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Benjamin Spillman

Boulder Dam Hotel forced to close doors

13 July 2009

BOULDER CITY, Nevada -- Barring a miracle worthy of a Frank Capra script, the historic Boulder Dam Hotel won't open for guests, diners and history buffs Sunday.

The 20-room hotel and museum in downtown Boulder City is three months behind on its mortgage and last-minute appeals for money from the local government failed.

That leaves operators no choice but to shut down at midnight, which means the 76-year-old hotel, restaurant and museum will become a dark spot in the middle of Boulder City's historic district.

It also will leave 22 mostly part-time workers without jobs and two on-site caretakers looking for a new place to live.

"I got a 30-day notice, too," said innkeeper Roger Shoaff who, along with his wife, Roseanne, runs day-to-day operations on behalf of the Boulder City Museum and Historical Association.

Some independent small businesses and offices inside will remain open for now.

The nonprofit association that owns the property hopes to raise $250,000 by Sept. 10 to reopen the property.

But Shoaff was planning to lay off staff, close the restaurant and shutter the guest rooms by midnight.

The two-story, white-brick structure, with 10 stately wood columns and green trim, originally opened in 1933, two years before Hoover Dam was complete.

In addition to housing famous guests such as James Cagney, Bette Davis and Howard Hughes, the property houses much of Boulder City's past as well in the form of journals, personal photographs, tools and supplies related to the construction of Hoover Dam -- the Great Depression-era edifice that altered the flow of the Colorado River, brought electricity and reliable irrigation supplies to much of the desert Southwest and put Boulder City on the map.

Those treasures, as Shoaff calls the artifacts, and the fact the hotel serves as a tourist attraction and community gathering place for Boulder City cultural events, aren't enough to keep the property viable through the current recession.

The hotel-museum has about $8,000 in monthly mortgage obligations, Shoaff said, and the occupancy rate has fallen from about 68 percent to 57 percent since the national economy went into a tailspin last year.

The historical association sought to raise private money before turning, unsuccessfully, to Boulder City's redevelopment agency on Monday to ask for about $135,000.

The group is also seeking grants from the federal government, but now that it is 90 days past-due on the mortgage, foreclosure appears imminent.

"We can't compare ourselves to a casino that can give away a room for $9 and make money from other things," said Shoaff of the historic property's niche in the marketplace.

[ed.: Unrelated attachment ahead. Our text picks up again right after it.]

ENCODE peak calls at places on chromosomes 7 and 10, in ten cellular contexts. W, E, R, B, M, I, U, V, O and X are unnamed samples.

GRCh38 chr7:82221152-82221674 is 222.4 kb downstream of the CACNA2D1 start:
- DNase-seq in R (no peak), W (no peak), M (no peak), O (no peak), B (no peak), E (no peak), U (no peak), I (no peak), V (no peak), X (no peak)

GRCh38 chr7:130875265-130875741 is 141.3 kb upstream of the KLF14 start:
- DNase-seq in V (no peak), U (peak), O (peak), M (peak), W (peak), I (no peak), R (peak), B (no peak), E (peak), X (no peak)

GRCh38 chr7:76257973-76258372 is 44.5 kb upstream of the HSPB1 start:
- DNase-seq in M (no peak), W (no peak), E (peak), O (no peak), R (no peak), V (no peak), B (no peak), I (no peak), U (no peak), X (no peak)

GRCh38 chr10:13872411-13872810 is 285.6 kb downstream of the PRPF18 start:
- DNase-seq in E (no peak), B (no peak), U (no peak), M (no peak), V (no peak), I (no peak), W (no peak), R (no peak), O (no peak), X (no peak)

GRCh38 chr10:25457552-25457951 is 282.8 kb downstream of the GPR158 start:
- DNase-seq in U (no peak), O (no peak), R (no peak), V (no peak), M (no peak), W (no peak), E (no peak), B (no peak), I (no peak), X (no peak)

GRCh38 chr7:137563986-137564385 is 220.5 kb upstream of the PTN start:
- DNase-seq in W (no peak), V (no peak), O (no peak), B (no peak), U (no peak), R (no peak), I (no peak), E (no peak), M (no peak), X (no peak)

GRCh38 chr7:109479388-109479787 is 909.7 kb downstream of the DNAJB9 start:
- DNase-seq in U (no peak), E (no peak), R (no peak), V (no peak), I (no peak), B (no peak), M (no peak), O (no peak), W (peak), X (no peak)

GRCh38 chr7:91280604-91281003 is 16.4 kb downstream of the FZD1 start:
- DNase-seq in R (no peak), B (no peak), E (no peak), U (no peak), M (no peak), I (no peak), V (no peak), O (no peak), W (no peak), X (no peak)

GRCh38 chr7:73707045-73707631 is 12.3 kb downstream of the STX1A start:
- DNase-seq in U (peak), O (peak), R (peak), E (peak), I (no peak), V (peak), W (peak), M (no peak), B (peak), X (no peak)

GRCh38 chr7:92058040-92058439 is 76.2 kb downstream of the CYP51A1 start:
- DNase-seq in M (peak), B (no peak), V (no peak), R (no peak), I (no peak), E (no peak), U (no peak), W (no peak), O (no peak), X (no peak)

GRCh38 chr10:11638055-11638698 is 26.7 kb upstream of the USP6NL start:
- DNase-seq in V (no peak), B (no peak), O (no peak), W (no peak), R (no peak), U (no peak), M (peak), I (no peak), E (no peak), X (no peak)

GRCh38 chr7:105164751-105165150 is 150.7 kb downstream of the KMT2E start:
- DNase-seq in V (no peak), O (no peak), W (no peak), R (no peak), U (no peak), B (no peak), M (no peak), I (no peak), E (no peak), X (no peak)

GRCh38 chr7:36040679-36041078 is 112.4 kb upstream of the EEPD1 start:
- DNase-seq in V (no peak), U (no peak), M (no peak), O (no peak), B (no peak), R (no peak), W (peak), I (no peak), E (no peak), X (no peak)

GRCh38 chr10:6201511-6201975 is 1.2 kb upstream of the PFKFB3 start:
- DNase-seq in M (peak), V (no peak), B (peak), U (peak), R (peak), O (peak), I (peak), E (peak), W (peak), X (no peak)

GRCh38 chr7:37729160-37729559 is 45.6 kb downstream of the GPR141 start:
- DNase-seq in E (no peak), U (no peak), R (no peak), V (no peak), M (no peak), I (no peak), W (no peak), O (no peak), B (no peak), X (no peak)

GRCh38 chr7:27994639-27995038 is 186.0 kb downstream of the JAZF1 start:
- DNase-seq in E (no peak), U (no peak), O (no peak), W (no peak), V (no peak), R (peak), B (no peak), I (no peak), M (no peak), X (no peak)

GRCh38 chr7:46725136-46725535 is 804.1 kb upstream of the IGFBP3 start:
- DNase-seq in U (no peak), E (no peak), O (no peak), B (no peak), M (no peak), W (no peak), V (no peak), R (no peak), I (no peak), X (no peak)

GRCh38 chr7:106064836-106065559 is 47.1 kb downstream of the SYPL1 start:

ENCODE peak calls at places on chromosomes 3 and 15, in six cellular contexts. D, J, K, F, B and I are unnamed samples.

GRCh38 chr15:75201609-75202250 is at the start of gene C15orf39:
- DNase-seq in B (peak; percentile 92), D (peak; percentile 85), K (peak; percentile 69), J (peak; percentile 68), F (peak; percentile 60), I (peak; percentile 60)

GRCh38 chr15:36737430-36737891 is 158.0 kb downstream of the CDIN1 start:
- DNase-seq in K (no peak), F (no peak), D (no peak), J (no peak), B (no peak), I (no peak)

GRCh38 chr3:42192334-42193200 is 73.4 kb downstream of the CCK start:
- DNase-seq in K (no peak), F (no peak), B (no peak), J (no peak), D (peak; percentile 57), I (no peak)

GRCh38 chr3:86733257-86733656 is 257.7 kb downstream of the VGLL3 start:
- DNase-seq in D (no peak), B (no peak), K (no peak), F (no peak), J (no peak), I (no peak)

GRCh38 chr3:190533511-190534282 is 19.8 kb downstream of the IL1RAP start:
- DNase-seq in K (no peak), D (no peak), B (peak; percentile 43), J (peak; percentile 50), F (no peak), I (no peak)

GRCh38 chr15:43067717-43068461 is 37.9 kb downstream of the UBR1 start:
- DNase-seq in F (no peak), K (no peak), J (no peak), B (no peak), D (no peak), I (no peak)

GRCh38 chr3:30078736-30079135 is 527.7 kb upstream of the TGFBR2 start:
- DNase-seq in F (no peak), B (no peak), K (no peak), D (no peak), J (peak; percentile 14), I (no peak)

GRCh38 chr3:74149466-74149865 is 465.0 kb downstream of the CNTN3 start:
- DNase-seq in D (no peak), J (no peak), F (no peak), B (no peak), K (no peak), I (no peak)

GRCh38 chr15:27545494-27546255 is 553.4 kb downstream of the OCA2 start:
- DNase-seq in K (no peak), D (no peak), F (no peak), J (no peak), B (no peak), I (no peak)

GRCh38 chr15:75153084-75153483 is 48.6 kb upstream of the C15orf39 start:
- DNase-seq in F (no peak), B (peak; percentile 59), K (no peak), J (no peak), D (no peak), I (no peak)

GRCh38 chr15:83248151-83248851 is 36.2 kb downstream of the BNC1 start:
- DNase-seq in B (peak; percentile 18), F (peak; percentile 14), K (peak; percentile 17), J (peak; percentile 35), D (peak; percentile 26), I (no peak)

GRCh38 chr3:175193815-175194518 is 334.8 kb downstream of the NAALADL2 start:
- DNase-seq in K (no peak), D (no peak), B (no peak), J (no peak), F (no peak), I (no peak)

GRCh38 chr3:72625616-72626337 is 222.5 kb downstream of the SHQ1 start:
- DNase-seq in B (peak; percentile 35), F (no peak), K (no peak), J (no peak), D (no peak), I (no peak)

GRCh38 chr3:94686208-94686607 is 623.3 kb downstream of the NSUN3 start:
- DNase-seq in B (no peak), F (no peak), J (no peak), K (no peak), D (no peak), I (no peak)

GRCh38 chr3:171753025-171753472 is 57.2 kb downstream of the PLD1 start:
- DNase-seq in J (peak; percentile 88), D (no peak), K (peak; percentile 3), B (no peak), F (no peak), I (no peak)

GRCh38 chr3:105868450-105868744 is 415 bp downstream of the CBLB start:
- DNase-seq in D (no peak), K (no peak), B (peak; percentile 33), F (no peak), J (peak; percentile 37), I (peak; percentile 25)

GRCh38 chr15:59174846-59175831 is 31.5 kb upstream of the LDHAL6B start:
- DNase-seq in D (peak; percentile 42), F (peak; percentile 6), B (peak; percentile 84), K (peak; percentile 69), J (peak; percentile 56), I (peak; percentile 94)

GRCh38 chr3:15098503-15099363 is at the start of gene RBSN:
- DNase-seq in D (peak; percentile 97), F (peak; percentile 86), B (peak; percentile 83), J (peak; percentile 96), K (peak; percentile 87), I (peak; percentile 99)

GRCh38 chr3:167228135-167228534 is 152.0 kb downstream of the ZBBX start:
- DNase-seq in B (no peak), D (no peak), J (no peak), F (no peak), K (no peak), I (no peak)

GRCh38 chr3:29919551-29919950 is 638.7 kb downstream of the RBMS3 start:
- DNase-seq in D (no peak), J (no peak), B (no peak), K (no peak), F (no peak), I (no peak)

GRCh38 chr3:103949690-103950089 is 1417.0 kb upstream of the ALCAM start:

Shoaff and others say characterizing their request to the city as a ploy to prop up a business with government money is unfair.

They say the hotel is merely one asset of a beloved local institution that has seen other sources of funding, such as grants from Clark County, dry up in hard times.

"That is really what I find offensive, this isn't about making a multimillion-dollar mortgage payment or paying off big bondholders," said Michael Green, a history professor at College of Southern Nevada.

Green, who was married at the hotel, said it appears the fate of the property has become mired in local politics. He said the Boulder City community has the resources to step in and keep the property viable.

"There are enough residents there to put something forward that they should be ashamed of themselves if they don't," Green said.

So far, though, there hasn't been enough political momentum to rescue the hotel and keep the museum open.

The redevelopment agency deadlocked 2-2 Monday on a vote to provide a loan that would carry it through the summer.

"I think they really dropped the ball there," said redevelopment agency and City Council member Travis Chandler, who voted against the loan proposal. "Maybe it needs new management, a fresh perspective."

Chandler said he didn't consider the merits of the hotel and museum when he cast his vote because, as far as he was concerned, it is improper for a redevelopment agency to fund ongoing operations.

"This is simply a question of getting past the law," he said.

Cam Walker, another member of the redevelopment agency and the City Council, has a different take. He voted in favor of the loan and said politics is at play.

"It goes back to a decision of elected officials," Walker said. "Our motion was not to be throwing money around because someone asked."

Meanwhile, the hotel and museum is set to close and the cost to preserve it as-is keeps growing.

Shoaff said depending on how long it is closed, there could be new costs for business licenses and health code obligations.